From a practical standpoint to operate at the data rate of 10 Gbps, tail FIFO 16 and head FIFO 17 are located on a common semiconductor substrate or chip with the large scale buffer memory 18 being remotely located off chip. This is indicated by the dash line 22. When the tail FIFO memory becomes full then the large scale off chip buffer memory 18 is utilized. Uniform blocks of data are stored indicated by the dash line 23. For example, 128 bytes is transferred on the line 21 into the memory 18. This memory also includes a similar block size of 128 bytes. For example, line 21 may have a 64 bit width (meaning eight bytes) and thus, the data block of 128 bytes is transferred in 16 clock cycles (16.times.64=128 bytes). Optimization of the bus width in all of the FIFO and buffer memories provide, in effect, a 100 percent efficient transfer technique since for every clock cycle a maximum number of bits is transferred. However buffer memory 18 has a lower clock rate and therefore wider bus. In the present application this could be two read and two write cycles. The various write pointers and read pointers (WP and RP) are so indicated on the various memories and the overall control is accomplished by the memory controller 26. A multiplexer 27 connected to memory controller 26 provides for control of the various data routings. When a sudden burst of data packets ceases, the FIFO memory can then return to its ordinary mode of operation, wherein the head FIFO memory 17 contains all of the inputted data packets as delivered by the tail FIFO memory. Of course, this does not occur until the large scale off chip buffer memory 18 is unloaded.
  • [0021]
    The foregoing operation is shown in a flow chart of FIG. 3. In step 41 the head FIFO memory is filled, and in step 42, if the head FIFO overflows, the tail FIFO memory is filled. Then in step 43, again when the tail FIFO is filled, data is stored in the buffer memory until the head FIFO begins to empty. In general, memory controller 26 monitors the FIFO depth and determines if a block of data needs to be stored to off chip memory. It also keeps track of how many blocks are written. As the FIFO memories empty, the memory controller is responsible for arbitrating and retrieving any stored blocks of data. The larger external buffer memory 18 can be provisioned, using one of many allocation schemes, to support multiple head and tail FIFOs in the same manner as described. Thus, multiple variable FIFO memories with head and tail caching are provided.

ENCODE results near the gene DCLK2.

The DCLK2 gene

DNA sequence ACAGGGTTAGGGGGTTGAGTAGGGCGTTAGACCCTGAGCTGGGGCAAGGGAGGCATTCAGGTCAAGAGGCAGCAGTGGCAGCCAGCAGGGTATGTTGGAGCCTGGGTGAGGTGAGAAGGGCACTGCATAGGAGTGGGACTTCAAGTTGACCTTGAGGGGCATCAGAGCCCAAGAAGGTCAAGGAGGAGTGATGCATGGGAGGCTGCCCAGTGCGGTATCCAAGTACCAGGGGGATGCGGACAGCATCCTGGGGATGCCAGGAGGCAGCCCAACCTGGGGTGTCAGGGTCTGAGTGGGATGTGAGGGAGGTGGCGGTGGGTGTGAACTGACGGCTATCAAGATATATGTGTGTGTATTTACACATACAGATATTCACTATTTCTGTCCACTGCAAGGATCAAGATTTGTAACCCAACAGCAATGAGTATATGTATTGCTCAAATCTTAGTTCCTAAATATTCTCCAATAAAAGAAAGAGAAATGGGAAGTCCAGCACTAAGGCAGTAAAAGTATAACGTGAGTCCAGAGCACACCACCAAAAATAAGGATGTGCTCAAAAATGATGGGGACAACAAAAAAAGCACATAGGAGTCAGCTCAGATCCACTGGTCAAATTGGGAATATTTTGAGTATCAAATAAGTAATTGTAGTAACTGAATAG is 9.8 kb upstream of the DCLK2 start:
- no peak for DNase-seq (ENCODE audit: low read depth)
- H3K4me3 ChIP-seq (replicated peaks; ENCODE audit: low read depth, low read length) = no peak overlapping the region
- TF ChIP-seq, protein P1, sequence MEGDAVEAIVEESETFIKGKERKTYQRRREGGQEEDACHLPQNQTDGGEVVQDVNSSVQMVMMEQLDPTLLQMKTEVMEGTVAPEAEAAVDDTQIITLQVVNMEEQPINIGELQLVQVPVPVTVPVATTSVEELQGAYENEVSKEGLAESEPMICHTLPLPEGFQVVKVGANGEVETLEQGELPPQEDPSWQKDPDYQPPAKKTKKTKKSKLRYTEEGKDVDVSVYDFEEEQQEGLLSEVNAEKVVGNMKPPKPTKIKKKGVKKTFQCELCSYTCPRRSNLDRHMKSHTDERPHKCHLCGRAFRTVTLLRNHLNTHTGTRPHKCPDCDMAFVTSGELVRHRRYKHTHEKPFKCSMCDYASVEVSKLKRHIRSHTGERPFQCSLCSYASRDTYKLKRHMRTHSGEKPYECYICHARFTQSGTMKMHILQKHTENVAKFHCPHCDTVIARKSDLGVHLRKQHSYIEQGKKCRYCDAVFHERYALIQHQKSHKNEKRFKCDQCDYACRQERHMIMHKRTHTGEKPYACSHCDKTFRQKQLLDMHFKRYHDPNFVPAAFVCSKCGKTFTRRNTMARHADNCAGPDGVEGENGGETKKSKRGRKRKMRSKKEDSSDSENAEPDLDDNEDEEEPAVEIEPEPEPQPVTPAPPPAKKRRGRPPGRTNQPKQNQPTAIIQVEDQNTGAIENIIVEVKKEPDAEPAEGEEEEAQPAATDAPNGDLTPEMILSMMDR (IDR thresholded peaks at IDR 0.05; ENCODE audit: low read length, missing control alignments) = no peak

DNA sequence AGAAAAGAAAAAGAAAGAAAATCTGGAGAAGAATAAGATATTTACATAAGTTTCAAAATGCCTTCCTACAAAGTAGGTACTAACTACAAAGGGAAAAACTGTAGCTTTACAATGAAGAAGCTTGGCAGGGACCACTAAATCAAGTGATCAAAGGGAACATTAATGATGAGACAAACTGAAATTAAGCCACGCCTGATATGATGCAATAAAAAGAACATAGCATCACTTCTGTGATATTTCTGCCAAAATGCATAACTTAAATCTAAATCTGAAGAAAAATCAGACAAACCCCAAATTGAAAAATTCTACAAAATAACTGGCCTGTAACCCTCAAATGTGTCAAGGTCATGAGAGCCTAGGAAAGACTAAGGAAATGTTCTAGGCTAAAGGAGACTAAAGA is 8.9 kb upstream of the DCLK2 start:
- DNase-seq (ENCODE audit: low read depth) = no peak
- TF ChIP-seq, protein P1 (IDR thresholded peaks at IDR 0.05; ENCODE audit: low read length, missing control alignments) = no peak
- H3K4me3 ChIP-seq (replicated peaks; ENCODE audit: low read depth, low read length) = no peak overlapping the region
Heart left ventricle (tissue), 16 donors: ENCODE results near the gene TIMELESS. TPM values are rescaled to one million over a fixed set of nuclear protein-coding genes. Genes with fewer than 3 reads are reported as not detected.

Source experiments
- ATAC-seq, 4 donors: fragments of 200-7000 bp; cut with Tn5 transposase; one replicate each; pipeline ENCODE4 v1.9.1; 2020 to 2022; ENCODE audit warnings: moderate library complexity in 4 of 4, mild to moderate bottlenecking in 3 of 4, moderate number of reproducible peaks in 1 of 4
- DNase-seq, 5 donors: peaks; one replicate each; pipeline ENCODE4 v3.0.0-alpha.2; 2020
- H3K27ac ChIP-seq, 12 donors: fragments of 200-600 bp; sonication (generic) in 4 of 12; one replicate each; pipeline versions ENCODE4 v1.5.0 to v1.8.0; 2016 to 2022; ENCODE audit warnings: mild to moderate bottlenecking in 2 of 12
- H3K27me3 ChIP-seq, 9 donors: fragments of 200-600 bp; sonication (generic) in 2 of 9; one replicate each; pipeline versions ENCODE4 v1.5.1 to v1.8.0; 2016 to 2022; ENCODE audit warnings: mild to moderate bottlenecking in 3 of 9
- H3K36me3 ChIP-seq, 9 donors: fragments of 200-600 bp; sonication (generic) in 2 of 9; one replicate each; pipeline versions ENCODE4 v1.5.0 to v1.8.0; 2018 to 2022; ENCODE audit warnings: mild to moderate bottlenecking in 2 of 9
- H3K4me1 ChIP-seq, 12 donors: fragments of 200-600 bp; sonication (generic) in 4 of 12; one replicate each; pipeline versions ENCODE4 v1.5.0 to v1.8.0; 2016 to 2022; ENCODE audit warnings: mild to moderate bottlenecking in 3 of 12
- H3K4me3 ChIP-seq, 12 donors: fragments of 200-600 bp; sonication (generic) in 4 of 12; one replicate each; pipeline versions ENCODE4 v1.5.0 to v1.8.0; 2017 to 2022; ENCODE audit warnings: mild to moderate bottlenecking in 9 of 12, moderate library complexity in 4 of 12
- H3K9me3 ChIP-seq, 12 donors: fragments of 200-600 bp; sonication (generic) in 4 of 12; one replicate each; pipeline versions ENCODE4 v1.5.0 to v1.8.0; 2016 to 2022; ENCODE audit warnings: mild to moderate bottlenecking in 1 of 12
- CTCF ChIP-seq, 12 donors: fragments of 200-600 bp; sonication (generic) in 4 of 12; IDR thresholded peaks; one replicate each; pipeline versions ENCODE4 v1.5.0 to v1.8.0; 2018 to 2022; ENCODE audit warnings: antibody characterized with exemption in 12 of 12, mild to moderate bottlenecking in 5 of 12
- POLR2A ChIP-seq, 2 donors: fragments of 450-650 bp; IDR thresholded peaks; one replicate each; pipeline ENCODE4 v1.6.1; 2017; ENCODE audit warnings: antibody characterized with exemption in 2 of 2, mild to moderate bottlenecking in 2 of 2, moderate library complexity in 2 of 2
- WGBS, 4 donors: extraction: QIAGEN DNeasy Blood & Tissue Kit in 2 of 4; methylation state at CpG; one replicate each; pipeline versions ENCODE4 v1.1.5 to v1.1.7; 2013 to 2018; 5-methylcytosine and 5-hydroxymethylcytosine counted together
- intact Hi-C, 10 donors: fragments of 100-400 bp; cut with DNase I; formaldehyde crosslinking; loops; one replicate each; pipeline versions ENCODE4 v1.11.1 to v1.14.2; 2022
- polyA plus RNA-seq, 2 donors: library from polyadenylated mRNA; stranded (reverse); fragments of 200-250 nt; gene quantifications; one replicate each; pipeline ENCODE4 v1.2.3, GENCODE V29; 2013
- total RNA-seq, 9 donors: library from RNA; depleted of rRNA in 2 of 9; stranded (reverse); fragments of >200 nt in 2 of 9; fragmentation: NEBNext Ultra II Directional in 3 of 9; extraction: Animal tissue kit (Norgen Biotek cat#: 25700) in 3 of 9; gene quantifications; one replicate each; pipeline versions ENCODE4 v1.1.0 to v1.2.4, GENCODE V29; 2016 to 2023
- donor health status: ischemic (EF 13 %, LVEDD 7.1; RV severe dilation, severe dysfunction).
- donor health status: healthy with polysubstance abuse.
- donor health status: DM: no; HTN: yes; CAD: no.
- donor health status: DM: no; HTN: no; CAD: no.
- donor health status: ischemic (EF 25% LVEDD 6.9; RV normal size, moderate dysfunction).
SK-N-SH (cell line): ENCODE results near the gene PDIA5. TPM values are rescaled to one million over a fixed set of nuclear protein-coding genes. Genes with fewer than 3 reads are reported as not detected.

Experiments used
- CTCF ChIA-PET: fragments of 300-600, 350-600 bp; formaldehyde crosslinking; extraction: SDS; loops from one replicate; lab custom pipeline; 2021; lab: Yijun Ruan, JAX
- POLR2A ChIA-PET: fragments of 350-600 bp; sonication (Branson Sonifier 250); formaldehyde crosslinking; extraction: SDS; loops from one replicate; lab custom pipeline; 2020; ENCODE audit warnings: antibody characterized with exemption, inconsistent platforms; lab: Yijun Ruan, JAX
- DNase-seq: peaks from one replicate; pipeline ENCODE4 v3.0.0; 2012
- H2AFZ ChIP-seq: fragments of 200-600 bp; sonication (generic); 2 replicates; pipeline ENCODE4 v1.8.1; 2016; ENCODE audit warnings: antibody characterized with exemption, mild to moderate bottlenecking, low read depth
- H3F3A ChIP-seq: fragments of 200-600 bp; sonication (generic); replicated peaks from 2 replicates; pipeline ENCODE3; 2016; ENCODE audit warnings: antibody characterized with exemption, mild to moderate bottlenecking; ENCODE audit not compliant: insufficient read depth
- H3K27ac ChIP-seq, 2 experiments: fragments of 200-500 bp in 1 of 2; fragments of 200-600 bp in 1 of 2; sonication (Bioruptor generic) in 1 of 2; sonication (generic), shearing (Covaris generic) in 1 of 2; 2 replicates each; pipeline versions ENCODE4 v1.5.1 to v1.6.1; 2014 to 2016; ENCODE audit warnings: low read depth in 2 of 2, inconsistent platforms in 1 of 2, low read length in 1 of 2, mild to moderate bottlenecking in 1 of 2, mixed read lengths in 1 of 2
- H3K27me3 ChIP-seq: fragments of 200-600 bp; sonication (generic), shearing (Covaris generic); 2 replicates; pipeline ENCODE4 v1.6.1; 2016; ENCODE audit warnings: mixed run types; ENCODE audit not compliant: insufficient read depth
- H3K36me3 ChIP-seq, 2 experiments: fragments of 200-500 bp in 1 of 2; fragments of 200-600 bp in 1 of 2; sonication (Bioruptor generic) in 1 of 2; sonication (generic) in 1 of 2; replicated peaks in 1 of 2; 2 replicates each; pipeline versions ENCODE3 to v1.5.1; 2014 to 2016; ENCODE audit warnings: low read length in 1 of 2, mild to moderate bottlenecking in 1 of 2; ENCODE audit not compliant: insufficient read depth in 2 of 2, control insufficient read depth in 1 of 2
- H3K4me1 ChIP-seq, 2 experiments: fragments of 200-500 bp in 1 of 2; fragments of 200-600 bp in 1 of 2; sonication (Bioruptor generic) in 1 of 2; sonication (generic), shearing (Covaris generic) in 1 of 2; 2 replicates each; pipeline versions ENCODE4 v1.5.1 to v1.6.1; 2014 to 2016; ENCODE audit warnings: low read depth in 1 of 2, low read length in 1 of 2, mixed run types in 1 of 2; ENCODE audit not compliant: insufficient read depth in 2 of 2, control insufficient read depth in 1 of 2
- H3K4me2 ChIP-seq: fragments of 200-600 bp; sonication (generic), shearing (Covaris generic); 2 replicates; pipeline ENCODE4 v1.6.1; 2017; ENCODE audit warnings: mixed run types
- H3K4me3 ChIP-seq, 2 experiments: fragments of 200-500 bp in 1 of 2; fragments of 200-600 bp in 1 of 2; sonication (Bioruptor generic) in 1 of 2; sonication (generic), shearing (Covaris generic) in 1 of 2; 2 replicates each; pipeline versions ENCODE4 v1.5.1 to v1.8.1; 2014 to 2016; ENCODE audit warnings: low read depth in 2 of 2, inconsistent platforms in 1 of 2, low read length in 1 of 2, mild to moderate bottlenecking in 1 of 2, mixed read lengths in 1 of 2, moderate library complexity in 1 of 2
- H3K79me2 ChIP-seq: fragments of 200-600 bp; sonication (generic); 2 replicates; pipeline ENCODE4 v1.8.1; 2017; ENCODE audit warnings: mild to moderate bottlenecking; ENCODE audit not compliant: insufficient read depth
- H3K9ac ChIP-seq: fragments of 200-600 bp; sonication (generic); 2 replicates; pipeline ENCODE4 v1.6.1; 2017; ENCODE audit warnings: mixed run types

• [0022]
    FIG. 4 shows one embodiment of a head and tail caching system 400 constructed in accordance with the present invention. The system 400 includes a FIFO circuit 402, a controller 404, and a memory 406. The FIFO circuit 402 includes a tail FIFO memory 408, a head FIFO memory 410 and a multiplexer (mux) 412. In one embodiment, the tail and head FIFOs have 256 bytes of memory for data storage. However, the FIFOs may be of any size depending on the caching application. The mux 412 has two inputs that can each be selectively coupled to a mux output.
  • [0023]
    During operation of the system 400, a high-speed data stream is received at an input 424 to the tail FIFO. For example, the data stream may have a data rate of 10 Gbps or higher, and may include data frames with varying data lengths, for example, from a few bytes to thousands of bytes per frame. The received data is temporarily stored at the tail FIFO until it is transferred from an output 426 of the tail FIFO to a first input of the mux 412. The mux 412 includes a mux control input 414 that can be used to control the mux to couple the data received from the tail FIFO at the first mux input to a mux output 416 that is coupled to the head FIFO 408. The data is temporarily stored at the head FIFO until it is transferred from an output 418 of the head FIFO on a high-speed transmission path to another data receiving entity. For example, the caching system 400 may transmit data at the same rate the data is received. Thus, in one mode of operation, data received at the tail FIFO flows directly through the mux 412 to the head FIFO where it is output to other entities.
  • [0024]
    The controller 404 is coupled to a fill level indicator 420 of the tail FIFO and a fill level indicator 422 of the head FIFO. The fill level indicators allow the controller 404 to determine how much memory space is being used and how much memory space is available at the tail and head FIFOs. The controller 404 is also coupled to the tail FIFO output 426, so that the controller can receive data output from the tail FIFO 410.
  • [0025]